You may also like

problem icon

Far Horizon

An observer is on top of a lighthouse. How far from the foot of the lighthouse is the horizon that the observer can see?

problem icon

Investigating the Dilution Series

Which dilutions can you make using only 10ml pipettes?

problem icon

chemNRICH

chemNRICH is the area of the stemNRICH site devoted to the mathematics underlying the study of chemistry, designed to help develop the mathematics required to get the most from your study of chemistry at A-level and university.

Global Warming

Age 14 to 16 Challenge Level:

According to wikipedia, the atmosphere has a mass of $5\times10^{18}kg$, and the specific heat capacity of air is about $1\mathrm{Jg^{-1}K^{-1}}$. Therefore, the amount of energy needed to raise the average temperature of the atmosphere by $0.4^{\circ}\mathrm{C}$ is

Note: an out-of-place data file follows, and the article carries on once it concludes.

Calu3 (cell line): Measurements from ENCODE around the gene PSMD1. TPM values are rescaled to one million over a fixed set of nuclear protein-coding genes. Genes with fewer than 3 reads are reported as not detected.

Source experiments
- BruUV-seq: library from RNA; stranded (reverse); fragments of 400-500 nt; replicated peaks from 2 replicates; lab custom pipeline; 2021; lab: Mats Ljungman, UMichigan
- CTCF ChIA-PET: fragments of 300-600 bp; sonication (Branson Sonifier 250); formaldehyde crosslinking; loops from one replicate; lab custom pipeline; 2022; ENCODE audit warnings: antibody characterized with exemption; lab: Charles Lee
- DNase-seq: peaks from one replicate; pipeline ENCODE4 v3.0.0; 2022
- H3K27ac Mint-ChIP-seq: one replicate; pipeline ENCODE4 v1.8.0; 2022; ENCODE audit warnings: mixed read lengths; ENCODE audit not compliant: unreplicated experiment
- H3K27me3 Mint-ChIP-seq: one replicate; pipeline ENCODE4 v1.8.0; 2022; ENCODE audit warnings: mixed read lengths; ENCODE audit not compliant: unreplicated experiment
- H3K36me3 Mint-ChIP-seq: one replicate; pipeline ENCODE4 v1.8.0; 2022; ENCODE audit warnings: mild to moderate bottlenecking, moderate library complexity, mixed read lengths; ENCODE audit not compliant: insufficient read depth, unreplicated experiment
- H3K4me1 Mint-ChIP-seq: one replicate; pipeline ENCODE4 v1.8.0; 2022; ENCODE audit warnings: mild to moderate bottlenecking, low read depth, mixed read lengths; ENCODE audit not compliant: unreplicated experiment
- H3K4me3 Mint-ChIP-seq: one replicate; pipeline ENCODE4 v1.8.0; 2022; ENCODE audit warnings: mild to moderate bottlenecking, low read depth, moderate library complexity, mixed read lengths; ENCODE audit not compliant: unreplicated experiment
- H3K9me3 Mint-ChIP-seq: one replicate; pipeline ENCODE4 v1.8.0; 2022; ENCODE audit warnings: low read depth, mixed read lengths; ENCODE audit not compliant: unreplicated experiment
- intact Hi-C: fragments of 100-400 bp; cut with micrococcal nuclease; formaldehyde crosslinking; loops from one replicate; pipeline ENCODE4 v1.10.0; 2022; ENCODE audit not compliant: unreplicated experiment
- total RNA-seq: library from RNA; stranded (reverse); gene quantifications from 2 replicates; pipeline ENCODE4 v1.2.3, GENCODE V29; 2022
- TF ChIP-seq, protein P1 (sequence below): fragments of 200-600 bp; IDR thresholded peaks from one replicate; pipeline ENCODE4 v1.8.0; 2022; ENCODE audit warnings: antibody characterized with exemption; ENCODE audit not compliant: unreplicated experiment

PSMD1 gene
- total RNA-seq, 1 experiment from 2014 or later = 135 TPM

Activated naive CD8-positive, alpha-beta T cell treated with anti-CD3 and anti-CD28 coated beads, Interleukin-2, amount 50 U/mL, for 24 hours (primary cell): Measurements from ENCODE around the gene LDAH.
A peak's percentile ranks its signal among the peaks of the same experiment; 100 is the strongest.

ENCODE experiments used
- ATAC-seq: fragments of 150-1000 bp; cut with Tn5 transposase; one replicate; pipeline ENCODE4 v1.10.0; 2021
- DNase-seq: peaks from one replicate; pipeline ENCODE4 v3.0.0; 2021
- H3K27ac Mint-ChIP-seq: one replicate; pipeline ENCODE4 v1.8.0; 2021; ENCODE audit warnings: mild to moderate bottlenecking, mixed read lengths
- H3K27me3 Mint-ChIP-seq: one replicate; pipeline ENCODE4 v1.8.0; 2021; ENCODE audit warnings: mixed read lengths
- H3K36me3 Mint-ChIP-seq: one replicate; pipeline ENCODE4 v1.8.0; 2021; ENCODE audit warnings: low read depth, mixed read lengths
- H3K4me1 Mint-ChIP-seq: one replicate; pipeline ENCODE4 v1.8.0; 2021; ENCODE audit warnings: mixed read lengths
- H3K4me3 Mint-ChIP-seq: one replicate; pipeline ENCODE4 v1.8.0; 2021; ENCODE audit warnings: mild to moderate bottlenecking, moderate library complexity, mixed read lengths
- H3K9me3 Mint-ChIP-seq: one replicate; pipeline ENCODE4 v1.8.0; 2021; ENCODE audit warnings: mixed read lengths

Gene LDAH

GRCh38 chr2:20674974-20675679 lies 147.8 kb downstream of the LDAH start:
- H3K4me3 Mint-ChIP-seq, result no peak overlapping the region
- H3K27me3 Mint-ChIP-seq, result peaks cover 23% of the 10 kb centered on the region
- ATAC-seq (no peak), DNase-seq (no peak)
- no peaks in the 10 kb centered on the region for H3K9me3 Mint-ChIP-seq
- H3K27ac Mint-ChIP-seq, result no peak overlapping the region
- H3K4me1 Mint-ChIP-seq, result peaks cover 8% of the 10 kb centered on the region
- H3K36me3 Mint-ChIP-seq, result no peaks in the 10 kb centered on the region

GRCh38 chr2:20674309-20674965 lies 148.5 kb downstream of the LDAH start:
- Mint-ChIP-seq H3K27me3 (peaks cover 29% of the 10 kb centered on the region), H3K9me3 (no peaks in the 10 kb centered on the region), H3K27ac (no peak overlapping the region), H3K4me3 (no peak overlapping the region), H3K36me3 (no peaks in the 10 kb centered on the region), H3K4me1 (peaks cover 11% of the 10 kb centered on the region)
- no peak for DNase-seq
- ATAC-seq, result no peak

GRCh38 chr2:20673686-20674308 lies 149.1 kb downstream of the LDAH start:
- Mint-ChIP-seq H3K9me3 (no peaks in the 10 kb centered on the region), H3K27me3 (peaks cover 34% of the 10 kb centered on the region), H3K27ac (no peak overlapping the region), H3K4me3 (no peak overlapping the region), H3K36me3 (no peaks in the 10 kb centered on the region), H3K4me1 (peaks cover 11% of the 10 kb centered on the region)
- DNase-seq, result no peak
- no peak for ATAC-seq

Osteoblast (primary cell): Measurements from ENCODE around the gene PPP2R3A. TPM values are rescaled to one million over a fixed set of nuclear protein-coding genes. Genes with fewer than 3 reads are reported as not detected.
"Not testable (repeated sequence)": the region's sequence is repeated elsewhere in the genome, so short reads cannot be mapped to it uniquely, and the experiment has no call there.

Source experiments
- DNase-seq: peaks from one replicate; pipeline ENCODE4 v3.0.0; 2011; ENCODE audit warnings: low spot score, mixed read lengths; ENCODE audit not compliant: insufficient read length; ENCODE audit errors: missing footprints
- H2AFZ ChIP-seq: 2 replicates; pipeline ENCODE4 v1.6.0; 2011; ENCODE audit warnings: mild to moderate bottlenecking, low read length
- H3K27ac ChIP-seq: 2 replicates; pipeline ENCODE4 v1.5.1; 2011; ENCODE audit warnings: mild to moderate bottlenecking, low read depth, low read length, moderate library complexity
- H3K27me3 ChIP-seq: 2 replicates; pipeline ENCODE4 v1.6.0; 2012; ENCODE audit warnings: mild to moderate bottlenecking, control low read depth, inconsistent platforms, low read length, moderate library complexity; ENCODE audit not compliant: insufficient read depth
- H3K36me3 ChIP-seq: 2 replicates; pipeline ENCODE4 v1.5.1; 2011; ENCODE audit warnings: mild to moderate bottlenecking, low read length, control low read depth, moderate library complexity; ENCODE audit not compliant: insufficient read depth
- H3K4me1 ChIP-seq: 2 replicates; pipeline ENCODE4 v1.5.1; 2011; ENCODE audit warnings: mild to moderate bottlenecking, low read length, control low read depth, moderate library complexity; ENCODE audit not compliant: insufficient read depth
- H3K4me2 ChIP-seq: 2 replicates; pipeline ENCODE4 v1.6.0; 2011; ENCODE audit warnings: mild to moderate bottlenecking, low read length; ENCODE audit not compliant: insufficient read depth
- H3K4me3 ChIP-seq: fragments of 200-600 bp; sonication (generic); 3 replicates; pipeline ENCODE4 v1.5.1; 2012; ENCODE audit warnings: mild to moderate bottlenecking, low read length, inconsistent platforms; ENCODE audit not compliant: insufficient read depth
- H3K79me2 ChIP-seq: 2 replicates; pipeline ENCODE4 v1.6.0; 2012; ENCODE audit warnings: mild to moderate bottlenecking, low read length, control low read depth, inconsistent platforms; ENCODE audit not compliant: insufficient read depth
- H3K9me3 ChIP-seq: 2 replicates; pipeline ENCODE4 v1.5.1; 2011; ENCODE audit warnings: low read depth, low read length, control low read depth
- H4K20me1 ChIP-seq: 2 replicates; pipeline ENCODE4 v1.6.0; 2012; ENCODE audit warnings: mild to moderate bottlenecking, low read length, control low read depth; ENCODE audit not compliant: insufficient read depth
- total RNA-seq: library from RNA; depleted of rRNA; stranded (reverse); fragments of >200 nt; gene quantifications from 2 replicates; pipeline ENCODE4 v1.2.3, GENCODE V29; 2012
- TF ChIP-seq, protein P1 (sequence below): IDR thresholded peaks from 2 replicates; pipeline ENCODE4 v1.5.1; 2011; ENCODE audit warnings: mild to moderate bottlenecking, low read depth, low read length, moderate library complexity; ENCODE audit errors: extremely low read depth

$$1\times10^3\mathrm{Jkg^{-1}K^{-1}}\times0.4\mathrm{K}\times5\times10^{18}\mathrm{kg} = 2\times10^{21}\mathrm{J}.$$

 

Coal has an energy density of 24 megajoules per kilogram. Assuming 100% of the energy released from burning heats the atmosphere, we'll need $\frac{2\times10^{21}\mathrm{J}}{ 24\times10^6\mathrm{Jkg^{-1}}} = 8\times10^{13}\mathrm{kg}$. Assuming a global population of 6 billion this corresponds to $\frac{8\times10^{13}}{6\times10^9\times30\times52} = 9$ kilograms per person per week per year for the last 30 years. 

 

This is probably a significant underestimate of the amount of fuel used, as not all the energy released from burning goes straight to the atmosphere. Also, this calculation ignores the fact that different fuels have different energy densities. 

The greenhouse effect is also responsible for some of the temperature increase.